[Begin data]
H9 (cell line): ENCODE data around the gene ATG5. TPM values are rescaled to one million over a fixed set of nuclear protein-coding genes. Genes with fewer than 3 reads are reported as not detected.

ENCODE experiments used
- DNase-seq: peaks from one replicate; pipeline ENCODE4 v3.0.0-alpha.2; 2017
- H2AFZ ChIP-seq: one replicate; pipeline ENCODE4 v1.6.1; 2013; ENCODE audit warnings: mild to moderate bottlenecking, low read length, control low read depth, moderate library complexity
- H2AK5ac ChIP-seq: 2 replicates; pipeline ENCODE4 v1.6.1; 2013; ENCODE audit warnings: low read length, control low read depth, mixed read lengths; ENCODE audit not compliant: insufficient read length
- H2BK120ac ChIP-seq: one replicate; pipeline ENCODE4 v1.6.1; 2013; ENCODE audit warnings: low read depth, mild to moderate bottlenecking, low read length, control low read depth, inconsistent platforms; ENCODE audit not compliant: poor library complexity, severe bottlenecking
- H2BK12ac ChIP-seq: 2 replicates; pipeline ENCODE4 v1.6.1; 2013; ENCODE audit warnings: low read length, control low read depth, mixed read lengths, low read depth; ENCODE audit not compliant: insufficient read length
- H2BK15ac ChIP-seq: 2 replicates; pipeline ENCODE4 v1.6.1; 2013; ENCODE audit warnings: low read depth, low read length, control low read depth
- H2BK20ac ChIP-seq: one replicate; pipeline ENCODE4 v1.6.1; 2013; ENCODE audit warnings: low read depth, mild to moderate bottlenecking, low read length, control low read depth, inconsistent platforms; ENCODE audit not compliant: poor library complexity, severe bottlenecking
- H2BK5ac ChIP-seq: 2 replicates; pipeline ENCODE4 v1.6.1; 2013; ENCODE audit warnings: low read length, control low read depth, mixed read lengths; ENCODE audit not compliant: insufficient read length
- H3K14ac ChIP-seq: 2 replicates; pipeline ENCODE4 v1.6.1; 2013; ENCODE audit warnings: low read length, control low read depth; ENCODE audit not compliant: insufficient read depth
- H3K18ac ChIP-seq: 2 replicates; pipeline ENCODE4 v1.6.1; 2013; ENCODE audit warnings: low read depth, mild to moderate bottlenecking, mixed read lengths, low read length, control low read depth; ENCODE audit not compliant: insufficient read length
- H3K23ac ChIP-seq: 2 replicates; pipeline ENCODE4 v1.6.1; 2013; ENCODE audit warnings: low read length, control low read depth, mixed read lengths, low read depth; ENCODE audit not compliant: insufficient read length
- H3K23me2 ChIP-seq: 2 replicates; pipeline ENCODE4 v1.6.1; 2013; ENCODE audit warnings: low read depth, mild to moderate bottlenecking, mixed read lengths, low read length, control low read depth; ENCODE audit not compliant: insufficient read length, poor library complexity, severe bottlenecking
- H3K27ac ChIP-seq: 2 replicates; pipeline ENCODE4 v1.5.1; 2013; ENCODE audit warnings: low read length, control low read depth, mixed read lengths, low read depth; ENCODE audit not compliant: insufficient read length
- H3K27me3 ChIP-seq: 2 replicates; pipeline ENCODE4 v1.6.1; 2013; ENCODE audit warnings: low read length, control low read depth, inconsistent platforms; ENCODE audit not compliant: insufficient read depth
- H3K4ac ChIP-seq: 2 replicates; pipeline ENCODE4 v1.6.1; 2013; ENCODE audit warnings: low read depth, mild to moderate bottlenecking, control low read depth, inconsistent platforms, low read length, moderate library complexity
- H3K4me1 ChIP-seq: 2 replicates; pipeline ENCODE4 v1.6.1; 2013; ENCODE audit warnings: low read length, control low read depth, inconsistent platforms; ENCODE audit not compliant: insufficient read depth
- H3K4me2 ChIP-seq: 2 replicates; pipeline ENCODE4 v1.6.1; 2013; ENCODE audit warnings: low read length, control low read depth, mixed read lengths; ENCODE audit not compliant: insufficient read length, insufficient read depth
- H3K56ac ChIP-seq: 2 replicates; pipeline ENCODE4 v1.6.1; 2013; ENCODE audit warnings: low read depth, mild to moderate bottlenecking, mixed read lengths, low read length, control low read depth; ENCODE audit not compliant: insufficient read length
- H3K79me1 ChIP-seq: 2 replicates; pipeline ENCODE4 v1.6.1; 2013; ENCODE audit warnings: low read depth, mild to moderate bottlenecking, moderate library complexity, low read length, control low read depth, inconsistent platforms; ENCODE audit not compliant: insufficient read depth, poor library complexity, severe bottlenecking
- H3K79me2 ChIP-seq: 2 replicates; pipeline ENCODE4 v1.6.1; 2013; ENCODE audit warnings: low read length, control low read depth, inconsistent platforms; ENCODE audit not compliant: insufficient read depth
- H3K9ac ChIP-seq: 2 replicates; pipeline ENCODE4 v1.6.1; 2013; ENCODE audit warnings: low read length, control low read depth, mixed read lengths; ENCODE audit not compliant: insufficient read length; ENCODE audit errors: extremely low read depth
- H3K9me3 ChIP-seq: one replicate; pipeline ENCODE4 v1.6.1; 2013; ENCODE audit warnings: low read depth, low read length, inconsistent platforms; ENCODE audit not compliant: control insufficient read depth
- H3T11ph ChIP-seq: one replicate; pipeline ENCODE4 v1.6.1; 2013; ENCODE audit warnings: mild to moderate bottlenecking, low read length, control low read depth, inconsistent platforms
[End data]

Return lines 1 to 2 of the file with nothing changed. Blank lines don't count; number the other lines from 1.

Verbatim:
H9 (cell line): ENCODE data around the gene ATG5. TPM values are rescaled to one million over a fixed set of nuclear protein-coding genes. Genes with fewer than 3 reads are reported as not detected.

ENCODE experiments used